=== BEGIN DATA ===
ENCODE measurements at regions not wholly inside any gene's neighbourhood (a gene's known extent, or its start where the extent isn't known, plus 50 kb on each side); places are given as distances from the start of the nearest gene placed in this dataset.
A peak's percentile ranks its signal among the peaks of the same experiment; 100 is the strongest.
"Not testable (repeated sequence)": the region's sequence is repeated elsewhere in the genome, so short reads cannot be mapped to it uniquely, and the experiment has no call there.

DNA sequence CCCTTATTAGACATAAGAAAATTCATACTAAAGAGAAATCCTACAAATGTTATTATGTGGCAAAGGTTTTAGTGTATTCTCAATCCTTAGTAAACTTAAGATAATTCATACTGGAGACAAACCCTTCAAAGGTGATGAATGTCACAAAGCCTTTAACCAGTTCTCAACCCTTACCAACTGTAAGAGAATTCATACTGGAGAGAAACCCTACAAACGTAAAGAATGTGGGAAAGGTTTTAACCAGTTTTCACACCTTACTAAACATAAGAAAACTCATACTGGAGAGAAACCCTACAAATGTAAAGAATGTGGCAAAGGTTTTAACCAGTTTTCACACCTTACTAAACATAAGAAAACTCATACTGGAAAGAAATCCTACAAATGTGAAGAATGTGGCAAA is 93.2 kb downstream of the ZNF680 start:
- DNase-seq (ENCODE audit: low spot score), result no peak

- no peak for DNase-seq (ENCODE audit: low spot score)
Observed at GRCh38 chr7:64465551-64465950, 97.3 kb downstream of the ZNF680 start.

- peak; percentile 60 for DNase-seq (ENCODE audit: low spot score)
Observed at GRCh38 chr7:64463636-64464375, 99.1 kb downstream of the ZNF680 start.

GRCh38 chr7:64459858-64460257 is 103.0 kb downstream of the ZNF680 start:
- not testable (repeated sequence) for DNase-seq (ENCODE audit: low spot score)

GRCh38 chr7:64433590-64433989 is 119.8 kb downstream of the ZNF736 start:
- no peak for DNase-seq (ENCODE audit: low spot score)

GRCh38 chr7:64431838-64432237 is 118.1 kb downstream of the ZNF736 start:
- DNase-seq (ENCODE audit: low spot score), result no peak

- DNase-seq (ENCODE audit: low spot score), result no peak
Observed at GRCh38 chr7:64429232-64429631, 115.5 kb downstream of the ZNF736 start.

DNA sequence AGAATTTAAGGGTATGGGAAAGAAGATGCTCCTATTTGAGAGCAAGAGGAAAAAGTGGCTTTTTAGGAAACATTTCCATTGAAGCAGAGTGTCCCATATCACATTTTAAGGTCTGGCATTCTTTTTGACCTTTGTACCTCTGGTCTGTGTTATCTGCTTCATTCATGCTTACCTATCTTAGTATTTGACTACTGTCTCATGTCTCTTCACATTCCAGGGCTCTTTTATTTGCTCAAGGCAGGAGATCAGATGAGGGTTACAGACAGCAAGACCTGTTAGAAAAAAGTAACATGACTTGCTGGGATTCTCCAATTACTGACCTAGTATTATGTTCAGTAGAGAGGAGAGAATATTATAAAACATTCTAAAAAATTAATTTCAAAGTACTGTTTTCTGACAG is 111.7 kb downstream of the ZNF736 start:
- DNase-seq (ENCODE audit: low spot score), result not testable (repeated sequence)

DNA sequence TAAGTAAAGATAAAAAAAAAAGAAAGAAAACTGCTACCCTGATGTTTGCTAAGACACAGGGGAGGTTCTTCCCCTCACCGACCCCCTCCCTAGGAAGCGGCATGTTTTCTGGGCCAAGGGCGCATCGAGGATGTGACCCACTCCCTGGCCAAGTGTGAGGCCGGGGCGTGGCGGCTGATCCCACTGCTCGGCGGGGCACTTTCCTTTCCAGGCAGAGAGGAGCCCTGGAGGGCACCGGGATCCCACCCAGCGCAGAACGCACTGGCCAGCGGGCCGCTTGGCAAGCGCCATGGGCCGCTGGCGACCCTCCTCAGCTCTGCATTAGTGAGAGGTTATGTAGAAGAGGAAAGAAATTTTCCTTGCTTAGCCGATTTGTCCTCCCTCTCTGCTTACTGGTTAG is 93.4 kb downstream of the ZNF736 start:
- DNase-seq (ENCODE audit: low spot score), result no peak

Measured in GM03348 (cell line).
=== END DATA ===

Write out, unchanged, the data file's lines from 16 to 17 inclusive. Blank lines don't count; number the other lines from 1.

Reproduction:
- DNase-seq (ENCODE audit: low spot score), result no peak
Observed at GRCh38 chr7:64429232-64429631, 115.5 kb downstream of the ZNF736 start.